In his review of Jacques Pepin's 'The Origins of AIDS', Peter Piot (Science 334 (6063):1642-1643, 2011) claims to have been "fascinated by the sometimes devastating consequences of medical injections" since the mid 1970s, following the Ebola virus outbreak in the Democratic Republic of Congo. That's strange, because I've never been able to detect that fascination in his papers. Perhaps his fascination is dormant, a bit like one of the HIV virus strains Pepin describes, which never get beyond infecting one or a handful of people.
Anyhow, now that Pepin has described the role of healthcare in spreading HIV, especially in the decades before the virus was recognized, maybe Piot will develop all those thoughts which never quite became papers. Perhaps his ideas will 'go viral', mobilize UNAIDS and the entire AIDS industry to relinquish their more evident fascination with the sexual behavior of Africans, and perhaps result in thorough investigations of the many suspected cases of healthcare transmission of HIV that have been ignored for so long.
But like Pepin himself, Piot jumps from high rates of HIV transmission as a result of unsafe healthcare to high rates of HIV transmission as a result of 'unsafe' sexual behavior, as if unsafe healthcare completely died out in the 1980s and ceased to play any significant role over the last twenty years or so. HIV transmission from unsafe healthcare did begin to reduce shortly after it was recognized as playing a part in spreading the virus. And in countries where healthcare practices were modified to avoid HIV transmission, HIV incidence, and eventually prevalence, began to drop.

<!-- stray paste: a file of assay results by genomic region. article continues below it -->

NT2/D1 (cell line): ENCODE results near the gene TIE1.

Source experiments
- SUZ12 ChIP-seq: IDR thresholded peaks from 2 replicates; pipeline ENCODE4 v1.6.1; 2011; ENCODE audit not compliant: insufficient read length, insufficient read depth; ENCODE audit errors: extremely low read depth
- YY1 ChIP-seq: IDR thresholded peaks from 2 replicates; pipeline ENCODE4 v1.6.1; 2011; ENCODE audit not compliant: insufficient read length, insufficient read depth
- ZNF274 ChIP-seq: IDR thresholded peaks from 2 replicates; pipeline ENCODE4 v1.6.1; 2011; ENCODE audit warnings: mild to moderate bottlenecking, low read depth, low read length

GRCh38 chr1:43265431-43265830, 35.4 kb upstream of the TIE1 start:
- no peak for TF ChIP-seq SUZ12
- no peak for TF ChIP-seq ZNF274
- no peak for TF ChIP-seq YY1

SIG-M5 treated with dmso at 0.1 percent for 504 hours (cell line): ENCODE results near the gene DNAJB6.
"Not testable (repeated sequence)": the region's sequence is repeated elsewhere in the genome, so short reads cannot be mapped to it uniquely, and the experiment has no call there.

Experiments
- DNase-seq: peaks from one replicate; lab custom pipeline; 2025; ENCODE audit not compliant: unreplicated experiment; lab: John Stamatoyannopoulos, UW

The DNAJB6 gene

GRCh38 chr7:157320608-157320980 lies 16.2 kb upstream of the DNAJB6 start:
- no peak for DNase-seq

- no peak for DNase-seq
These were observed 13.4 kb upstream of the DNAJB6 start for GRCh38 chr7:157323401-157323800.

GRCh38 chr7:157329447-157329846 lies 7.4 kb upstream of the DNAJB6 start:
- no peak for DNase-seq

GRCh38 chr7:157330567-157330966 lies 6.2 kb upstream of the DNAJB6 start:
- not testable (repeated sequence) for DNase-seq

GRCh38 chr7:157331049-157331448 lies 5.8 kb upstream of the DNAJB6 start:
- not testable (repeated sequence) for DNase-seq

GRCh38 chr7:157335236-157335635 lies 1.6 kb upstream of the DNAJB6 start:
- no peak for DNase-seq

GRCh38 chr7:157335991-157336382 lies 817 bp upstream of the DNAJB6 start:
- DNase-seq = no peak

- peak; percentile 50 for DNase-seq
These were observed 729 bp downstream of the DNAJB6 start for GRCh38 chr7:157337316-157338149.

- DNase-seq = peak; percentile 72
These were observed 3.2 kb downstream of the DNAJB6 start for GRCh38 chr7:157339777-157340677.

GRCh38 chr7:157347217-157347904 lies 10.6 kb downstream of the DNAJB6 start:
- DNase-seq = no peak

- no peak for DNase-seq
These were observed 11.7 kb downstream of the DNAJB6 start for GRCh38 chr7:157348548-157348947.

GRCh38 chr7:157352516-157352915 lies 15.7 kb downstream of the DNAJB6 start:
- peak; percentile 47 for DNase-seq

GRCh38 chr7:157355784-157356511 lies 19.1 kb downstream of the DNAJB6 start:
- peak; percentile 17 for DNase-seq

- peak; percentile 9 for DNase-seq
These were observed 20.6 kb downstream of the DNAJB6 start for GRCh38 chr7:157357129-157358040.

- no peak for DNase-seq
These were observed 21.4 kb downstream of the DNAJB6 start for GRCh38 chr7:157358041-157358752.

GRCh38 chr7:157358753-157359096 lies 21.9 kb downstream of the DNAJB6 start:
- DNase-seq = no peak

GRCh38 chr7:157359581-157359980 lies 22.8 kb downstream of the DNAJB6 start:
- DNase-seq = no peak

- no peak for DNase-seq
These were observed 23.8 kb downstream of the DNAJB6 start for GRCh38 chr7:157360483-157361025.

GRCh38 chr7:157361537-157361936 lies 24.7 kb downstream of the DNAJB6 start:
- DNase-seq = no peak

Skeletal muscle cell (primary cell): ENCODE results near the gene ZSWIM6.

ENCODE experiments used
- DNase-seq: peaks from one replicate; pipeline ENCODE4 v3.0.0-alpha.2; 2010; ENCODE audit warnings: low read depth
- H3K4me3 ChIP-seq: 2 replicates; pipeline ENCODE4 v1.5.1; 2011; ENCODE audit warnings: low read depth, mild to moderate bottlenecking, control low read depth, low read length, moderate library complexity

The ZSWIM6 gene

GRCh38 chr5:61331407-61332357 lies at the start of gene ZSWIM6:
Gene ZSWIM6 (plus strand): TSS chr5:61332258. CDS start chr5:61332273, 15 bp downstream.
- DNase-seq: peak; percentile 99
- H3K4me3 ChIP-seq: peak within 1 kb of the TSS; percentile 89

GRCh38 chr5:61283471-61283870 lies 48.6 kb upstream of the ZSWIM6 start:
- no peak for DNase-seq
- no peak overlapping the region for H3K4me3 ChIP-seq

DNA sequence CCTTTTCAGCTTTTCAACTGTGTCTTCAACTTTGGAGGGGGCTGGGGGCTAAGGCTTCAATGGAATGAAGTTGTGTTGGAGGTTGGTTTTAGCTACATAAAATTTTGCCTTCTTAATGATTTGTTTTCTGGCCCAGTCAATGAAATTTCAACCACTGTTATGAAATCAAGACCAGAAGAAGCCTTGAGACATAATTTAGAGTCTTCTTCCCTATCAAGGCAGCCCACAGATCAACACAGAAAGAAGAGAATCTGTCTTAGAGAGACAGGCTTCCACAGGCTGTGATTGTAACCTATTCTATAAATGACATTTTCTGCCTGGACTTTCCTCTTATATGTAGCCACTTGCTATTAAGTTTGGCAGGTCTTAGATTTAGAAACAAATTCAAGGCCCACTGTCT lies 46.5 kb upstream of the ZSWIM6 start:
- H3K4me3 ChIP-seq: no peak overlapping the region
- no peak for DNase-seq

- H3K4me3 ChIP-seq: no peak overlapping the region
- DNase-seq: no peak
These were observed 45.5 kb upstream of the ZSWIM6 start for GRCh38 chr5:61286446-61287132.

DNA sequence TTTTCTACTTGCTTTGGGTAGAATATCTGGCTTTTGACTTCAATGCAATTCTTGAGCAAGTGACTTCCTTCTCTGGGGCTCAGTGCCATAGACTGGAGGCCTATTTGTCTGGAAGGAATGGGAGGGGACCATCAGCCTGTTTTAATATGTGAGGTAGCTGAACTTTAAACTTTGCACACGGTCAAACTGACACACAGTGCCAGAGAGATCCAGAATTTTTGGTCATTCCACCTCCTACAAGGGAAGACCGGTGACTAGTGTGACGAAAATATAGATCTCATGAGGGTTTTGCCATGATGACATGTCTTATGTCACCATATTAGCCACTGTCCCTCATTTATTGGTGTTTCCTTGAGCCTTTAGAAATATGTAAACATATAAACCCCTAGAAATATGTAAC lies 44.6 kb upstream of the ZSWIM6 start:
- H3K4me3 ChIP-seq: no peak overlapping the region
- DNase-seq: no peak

But the massive increase in unsafe sexual behavior that was said to follow urbanization and various other (often rather vaguely described) changes in the 1970s and 1980s may never have happened, or may never have played as big a role in HIV transmission as the industry claims. Of course, sexual transmission of HIV occurred, and still occurs. But with healthcare producing large enough populations of HIV positive people, relatively normal (for human beings) levels of sexual behavior would have resulted in additional infections, much as sexual behavior continues to contribute to epidemics now, albeit far more modestly than is sometimes claimed.
The idea that healthcare related infections no longer occur, or hardly ever occur, is a matter for investigation. Piot and Pepin may be right, or even somewhat right; but there is a lot of empirical work to be done. The need for empirical enquiry into the possible extent of healthcare transmission has been obvious for many years, many people have called for the work to be done. But all that people like Piot have done is supported UNAIDS and the industry in denying a role for anything except sex.
Glass syringes are no longer used and disposable syringes, presumably, are not reused (very often). But how does the industry feel so confident that there are no practices in healthcare facilities which, if carried out without proper care, risk transmitting HIV and other bloodborne diseases? The 'perfect storm' metaphor that Pepin mentions and Piot echoes, one that is currently so beloved by journalists and other commentators, doesn't appear to be appropriate here. They both refer to a series of events that gave rise to the HIV pandemic, rather than concurrent events.